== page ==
REASON rarely prevails when a public debate generates more heat than light. The bill of rights debate is a case in point, with a prominent critic like Paul Kelly even claiming that the proposal threatens the very fabric of our democracy. Such exaggerated language serves no purpose other than a pre-emptive strike; that is, to prevent a reasonable discussion in which the strengths and weaknesses of a proposal can be weighed. Some negative reactions to the public consultation, to be chaired by the Jesuit priest Father Frank Brennan, about a possible federal bill of rights misrepresent how Australia’s parliamentary democracy actually works in practice. The critics are deliberately hyping up their language in order to derail debate before it even begins. When we begin a public discussion about possible change to our system we should first get our understanding of the status quo right. Yet the critics in this case paint a picture of parliamentary democracy that is strangely unrealistic. Parliament is not sovereign in Australia, as the critics claim. Furthermore, parliament commonly gives responsibilities to other bodies where it considers them better able to carry them out. It is executive government, not parliament, which rules us. Parliament per se rarely has a say these days. Policy initiatives in our system of government, indeed in just about any system, are frequently driven from the top rather than by a popular groundswell. These realities must be recognised before a balanced discussion about a bill of rights can take place. Framing - that is, setting the terms of debate - is crucial in politics. The bill of rights debate is often framed by its critics as being about a sovereign, elected parliament protecting the common law tradition versus the non-elected lawyer-dominated courts advocating a bill of rights. If it is framed in that way it is a no contest. The debate is as good as over. The sovereign, elected parliament must win every time because the debate becomes a struggle between good and evil. But our system is not about parliament versus the courts. It is about parliament and the courts working together in tandem. For a start, let’s look at the mistaken idea that the Australian parliament is sovereign. Parliament is responsible to the written constitution and works within its constraints. The 1901 Commonwealth of Australia Constitution Act sets out the powers of the Commonwealth and state parliaments, including the division of powers between them. The umpire in matters of disagreement as to where power lies is the High Court. So in fact the High Court judges, all of whom are lawyers, regularly decide cases in a way that interprets the constitution within which governments and parliaments operate. The constitution and the High Court together define what can and can’t be done by governments. Furthermore, our system commonly hands power to make policy from governments and parliaments to non-elected bodies. The Commonwealth government, for instance, happily gives the power to set interest rates to the Reserve Bank because it recognises its own limitations and values an expert body’s non-partisan deliberations, though the government will often try to have it both ways by influencing what the bank chooses to do. The same is true of other statutory bodies, such as the Australian Broadcasting Corporation. We have many commissions that act in a space within the political system that has been created by acts of parliament. Many social, economic and political matters in our system are taken out of the hands of parliament by mutual agreement. Secondly, executive government dominates our parliaments. If there is to be a conflict that should frame the bill of rights debate it is realistically between executive government and the courts. Such a different frame would change markedly many people’s preconceptions about the debate because the concept of executive government is far less popular with the community than is an idealised version of parliament. Executive government, that is cabinet government, is less popular because it, rather than parliament, is responsible for the state of affairs in our society. That includes the obvious blemishes in the record of the protection of human rights in Australia. Executive government means political party government in Australia. Like many executive governments around the world, Australian governments are usually unaccountable to their parliaments. They control the numbers through party discipline and exercise them like a steamroller to squash any opposition, no matter what the merit in the opposition case. Remember that many outspoken opponents of a bill of rights, like former NSW premier Bob Carr and current NSW attorney-general John Hatzistergos, are the voice of executive government, not the voice of parliament. Their record in executive government has rarely shown any great concern for the rights of their parliamentary opponents or for the sovereignty of parliament. Finally, it is hypocritical for any members of elite professions like journalism, government and the law, to criticise emerging political developments because they appear not to be the result of a so-called democratic groundswell. Such arguments are usually employed by one set of elites attempting to quash the views of another set of elites. This is what is happening in this case. The kettle is calling the pot black. Our system of government develops new policies best when they flow from a mix between so-called elites, like public servants, academics and business leaders, and the general public. It is an iterative process of initiative and reaction overseen by the government(s) of the day. Our best protection as citizens comes from an interaction between various institutions, not by setting up a false dichotomy like parliament versus the courts.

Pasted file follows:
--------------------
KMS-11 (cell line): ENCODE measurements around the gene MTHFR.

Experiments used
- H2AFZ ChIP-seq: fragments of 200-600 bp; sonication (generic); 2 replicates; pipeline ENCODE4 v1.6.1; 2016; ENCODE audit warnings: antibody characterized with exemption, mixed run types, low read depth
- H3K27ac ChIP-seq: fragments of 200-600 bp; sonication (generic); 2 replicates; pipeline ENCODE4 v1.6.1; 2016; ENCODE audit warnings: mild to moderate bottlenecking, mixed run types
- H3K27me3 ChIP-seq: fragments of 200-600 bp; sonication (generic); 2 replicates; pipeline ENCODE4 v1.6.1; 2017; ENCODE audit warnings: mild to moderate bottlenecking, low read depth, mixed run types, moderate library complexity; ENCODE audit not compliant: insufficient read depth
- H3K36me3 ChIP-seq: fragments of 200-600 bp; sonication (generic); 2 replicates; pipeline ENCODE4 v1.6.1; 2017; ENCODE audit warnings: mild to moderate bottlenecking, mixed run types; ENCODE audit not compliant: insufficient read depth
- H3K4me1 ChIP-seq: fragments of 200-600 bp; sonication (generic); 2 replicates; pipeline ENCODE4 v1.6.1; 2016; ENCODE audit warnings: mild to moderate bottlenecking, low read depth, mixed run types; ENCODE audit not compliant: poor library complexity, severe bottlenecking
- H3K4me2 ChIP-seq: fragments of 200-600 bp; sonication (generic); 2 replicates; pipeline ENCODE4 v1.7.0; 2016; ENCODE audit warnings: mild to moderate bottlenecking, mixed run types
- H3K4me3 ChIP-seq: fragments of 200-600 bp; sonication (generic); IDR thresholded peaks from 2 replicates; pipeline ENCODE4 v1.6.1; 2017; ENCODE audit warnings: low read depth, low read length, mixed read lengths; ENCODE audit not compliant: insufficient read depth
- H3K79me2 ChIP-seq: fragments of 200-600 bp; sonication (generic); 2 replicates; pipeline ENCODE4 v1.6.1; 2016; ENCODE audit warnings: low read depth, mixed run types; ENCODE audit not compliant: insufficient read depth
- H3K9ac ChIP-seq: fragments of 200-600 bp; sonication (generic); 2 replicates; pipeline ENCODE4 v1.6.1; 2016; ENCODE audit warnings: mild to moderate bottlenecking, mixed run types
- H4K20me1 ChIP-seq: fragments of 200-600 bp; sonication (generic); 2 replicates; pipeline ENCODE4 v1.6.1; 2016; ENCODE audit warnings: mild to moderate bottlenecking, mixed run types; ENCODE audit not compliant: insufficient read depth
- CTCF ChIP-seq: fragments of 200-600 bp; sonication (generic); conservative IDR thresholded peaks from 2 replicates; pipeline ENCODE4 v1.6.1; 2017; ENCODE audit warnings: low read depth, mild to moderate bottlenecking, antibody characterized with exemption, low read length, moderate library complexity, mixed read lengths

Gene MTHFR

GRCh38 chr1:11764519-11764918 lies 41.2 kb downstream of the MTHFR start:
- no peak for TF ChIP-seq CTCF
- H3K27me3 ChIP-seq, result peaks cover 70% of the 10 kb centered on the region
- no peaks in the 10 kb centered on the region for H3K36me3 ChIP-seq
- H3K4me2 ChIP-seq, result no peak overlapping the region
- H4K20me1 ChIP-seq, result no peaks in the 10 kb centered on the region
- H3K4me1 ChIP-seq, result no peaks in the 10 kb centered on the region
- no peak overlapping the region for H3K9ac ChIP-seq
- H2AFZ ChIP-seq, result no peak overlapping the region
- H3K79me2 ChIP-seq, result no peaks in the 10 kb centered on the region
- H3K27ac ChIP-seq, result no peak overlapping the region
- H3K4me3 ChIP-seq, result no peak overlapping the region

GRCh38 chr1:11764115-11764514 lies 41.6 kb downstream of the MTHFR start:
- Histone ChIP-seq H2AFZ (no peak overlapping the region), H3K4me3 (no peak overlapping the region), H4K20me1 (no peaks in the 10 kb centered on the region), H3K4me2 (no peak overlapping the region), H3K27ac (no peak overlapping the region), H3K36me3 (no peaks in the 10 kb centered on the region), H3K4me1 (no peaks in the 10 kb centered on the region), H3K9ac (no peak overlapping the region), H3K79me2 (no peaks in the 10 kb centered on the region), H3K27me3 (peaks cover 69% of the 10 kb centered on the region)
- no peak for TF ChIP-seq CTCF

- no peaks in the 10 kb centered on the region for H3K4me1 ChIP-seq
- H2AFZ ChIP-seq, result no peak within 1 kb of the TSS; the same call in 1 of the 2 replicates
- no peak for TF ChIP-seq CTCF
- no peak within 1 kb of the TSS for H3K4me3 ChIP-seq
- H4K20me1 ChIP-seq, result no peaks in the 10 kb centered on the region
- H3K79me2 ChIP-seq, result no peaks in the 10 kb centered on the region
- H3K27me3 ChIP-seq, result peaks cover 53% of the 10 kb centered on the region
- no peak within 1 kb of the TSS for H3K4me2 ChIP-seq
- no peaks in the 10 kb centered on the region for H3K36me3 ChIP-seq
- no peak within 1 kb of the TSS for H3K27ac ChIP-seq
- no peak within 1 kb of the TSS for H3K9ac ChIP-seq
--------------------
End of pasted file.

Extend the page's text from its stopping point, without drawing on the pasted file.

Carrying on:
John Warhurst is an adjunct professor of political science in the Faculty of Arts at the Australian National University. This article first appeared in the Canberra Times.